Besides the MMRCA, the over $6 billion negotiation for the SRSAM was concluded during the visit of the President Francois Hollande in February 2013. The then Prime Minister Manmohan Singh had commented, “Defence ties were poised to reach a ‘qualitatively’ new level. This SRSAM project once approved by the government will be codeveloped and co-produced in India.” Observers point out that since the deal was agreed between the two sovereign governments, the successor government cannot ignore them, especially when the Indian armed forces need them on an urgent basis.
Regarding the nuclear deal, Indian Prime Minister had then said, “We reviewed progress on the Jaitapur Nuclear Power Project and reiterated our commitment to its early implementation as soon as the commercial and technical negotiations, which have made good progress, are completed,” When asked about the EPR nuclear reactors proposed to be established in Jaitapur and if the French Government had any issue with India’s Nuclear Liability Law, Fabius said, “We have no problem.”
If this is really so, this will help India and weaken the stand taken by other nuclear power countries like the United States, Japan and Canada who have expressed reservations on the Liability Law adopted by the Indian Parliament. However, one French diplomatic source told this writer that the French Areva nuclear power company is confident of the safety aspect of the design of EPR reactors, hence they are not worried about the fears of any accident in the EPR reactor. The French source pointed out that countries like China have expressed confidence on the EPR reactors which are already under execution and likely to become operational by 2016. In India the Areva has entered into a cooperation agreement with NPCIL for setting up six EPR reactors each with 1,650 MW capacity.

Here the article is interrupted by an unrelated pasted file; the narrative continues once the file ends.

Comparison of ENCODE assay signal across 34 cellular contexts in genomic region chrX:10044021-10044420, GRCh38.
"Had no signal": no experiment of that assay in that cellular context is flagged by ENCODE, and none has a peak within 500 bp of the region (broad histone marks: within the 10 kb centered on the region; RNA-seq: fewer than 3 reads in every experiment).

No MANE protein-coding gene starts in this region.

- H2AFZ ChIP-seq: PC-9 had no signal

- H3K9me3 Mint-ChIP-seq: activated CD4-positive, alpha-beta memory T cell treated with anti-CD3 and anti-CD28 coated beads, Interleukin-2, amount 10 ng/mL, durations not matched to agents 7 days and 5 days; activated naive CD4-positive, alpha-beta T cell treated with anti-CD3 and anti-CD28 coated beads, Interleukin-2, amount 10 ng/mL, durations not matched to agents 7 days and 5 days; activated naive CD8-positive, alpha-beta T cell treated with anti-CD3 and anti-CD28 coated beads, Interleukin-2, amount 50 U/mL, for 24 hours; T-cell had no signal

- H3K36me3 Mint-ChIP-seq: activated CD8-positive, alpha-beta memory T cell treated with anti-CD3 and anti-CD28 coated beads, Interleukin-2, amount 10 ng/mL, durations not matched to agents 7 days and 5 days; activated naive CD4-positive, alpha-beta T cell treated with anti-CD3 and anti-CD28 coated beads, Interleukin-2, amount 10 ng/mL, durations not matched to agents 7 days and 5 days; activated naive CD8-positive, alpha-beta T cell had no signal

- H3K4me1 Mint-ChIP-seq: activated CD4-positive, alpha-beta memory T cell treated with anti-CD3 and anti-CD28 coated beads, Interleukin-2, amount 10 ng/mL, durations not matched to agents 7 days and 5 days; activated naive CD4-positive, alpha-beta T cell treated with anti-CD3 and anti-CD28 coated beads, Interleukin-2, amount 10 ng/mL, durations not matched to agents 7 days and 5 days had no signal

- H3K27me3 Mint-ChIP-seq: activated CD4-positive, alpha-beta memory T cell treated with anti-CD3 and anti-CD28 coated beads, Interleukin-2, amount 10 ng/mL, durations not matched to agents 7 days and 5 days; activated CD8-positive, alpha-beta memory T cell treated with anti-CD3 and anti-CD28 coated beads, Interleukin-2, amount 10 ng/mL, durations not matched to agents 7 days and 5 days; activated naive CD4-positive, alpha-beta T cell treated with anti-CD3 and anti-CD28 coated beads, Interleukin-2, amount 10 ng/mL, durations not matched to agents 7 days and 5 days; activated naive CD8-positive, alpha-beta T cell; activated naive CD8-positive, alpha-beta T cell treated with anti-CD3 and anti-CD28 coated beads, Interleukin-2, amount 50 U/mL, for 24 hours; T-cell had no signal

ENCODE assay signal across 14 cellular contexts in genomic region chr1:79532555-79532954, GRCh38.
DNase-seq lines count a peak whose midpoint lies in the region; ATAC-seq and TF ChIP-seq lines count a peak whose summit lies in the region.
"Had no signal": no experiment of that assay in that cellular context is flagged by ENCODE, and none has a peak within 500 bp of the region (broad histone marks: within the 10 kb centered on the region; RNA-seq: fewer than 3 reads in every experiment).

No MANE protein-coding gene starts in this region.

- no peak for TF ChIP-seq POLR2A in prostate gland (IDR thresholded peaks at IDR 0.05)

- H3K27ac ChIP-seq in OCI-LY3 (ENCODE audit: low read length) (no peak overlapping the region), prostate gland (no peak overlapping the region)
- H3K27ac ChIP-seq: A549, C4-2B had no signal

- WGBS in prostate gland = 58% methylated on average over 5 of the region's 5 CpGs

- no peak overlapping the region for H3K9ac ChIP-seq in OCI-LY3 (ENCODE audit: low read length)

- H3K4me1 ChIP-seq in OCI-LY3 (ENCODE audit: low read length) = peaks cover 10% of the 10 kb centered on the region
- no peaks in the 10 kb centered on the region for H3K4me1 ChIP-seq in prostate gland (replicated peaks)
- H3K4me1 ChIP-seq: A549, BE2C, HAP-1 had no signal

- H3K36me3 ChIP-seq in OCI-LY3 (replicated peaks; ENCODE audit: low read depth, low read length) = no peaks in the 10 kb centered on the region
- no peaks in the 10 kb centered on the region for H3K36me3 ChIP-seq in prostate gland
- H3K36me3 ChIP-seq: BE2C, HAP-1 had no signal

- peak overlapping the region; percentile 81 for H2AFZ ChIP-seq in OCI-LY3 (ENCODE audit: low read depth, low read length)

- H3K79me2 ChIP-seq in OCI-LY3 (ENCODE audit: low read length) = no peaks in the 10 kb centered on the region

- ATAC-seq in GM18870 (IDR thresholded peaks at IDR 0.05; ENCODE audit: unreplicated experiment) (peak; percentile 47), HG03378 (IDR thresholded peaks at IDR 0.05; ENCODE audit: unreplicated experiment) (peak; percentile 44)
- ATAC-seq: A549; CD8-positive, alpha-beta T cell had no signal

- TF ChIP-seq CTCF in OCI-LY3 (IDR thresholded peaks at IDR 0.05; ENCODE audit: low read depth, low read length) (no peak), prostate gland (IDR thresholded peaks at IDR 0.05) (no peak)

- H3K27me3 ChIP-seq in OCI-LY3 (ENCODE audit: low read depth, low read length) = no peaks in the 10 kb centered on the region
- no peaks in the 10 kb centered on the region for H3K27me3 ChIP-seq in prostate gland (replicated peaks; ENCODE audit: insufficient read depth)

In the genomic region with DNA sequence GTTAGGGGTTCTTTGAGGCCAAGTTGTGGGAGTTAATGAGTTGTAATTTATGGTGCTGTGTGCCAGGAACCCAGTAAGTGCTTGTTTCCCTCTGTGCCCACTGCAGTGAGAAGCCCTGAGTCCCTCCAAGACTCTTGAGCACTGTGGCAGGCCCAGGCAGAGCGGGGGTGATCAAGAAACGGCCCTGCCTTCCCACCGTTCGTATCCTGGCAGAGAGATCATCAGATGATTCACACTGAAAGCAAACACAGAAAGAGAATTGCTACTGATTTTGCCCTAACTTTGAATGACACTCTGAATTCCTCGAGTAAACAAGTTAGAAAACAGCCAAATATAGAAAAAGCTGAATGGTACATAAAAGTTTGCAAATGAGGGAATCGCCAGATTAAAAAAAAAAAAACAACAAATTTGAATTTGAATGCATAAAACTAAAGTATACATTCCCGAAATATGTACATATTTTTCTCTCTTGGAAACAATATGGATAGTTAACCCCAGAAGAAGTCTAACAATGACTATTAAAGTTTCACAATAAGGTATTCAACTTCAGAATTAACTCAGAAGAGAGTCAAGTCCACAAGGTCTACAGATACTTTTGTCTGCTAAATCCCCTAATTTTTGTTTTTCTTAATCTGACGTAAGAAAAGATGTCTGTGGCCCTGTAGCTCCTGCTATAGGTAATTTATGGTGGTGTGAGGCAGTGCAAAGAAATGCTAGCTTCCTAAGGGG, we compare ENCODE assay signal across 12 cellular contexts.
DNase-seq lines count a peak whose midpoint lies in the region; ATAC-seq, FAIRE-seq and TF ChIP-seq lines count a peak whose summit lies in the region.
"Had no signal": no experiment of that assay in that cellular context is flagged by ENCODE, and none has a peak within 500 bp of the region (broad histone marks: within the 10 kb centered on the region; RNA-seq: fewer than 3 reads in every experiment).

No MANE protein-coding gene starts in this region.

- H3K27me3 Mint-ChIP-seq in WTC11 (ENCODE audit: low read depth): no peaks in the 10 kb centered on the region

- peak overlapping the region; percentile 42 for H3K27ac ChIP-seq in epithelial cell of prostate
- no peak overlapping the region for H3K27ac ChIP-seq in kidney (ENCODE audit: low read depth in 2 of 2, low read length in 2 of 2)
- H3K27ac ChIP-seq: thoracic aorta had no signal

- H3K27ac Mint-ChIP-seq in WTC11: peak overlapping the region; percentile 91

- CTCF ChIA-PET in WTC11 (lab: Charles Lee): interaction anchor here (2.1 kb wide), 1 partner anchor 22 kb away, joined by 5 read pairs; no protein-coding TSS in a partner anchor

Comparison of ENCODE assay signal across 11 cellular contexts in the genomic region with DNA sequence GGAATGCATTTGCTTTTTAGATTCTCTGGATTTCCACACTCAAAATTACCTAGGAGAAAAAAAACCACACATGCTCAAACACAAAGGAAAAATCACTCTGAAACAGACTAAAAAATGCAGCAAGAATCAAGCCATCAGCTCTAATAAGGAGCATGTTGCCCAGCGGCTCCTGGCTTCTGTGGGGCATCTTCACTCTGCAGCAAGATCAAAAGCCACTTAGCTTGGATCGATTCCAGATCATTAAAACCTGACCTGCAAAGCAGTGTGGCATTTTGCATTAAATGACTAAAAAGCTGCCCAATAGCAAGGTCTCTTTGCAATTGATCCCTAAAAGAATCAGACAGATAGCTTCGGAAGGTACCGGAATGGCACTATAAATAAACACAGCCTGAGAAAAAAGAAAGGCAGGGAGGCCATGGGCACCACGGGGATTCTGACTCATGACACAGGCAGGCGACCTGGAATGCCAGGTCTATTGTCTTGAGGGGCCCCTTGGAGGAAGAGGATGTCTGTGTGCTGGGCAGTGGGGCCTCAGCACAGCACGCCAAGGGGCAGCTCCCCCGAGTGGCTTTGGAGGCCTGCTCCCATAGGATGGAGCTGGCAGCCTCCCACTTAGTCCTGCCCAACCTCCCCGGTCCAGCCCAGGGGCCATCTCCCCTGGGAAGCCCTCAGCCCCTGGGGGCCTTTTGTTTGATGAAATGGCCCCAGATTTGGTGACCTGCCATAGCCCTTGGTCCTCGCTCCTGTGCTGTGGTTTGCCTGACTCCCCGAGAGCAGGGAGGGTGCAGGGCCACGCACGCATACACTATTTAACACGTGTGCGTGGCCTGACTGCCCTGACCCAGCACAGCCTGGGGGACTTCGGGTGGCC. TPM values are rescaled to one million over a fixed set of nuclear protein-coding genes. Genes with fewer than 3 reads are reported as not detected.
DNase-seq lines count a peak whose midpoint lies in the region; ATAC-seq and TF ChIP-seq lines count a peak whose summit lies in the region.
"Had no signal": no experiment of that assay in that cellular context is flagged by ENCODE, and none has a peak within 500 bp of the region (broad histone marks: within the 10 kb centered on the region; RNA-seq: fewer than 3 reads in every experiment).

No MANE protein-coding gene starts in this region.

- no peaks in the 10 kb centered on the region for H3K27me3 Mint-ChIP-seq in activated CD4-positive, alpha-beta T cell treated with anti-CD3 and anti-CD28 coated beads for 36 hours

However, there are strong concerns in India over the cost of energy production from these reactors. The installation cost of these reactors are said to be the highest among all international nuclear reactors. When asked about the cost-related issues the spokesman of the Indian External Affairs Ministry Sayeed Akbaruddin said, ”The experts of Areva and the NPCIL will work out the techno-commercial issues of these EPR reactors”.
In fact if the proposed defence and nuclear deals between France and India materialise, the two countries will find themselves woven in very strong strings of strategic partnerships for decades, which will also prove to be a windfall gain to French defence and nuclear companies. France has been strong supporter of India in international bodies and had earlier extended moral support to India after India’s Pokhran nuclear explosion in 1998 when India was isolated by the world community led by the United States. France, had been a strong supporter for India’s claim to the permanent membership in UN Security Council and both the countries have close cooperation on many other international issues. These aspects will weigh very heavily in favour of France while taking a decision on the multibillion-dollar defence and nuclear contracts. The UPA Government has taken these defence and nuclear negotiations to such a stage that it will be difficult for the Narendra Modi-Government to back out from the commitments already made.
The French Foreign Minister Laurent Fabius calls on the Prime Minister Narendra Modi in New Delhi. The Union Minister for External Affairs and
Overseas Indian Affairs Sushma Swaraj is also seen.
The French Foreign Minister Laurent Fabius with Defence Minister Arun Jaitley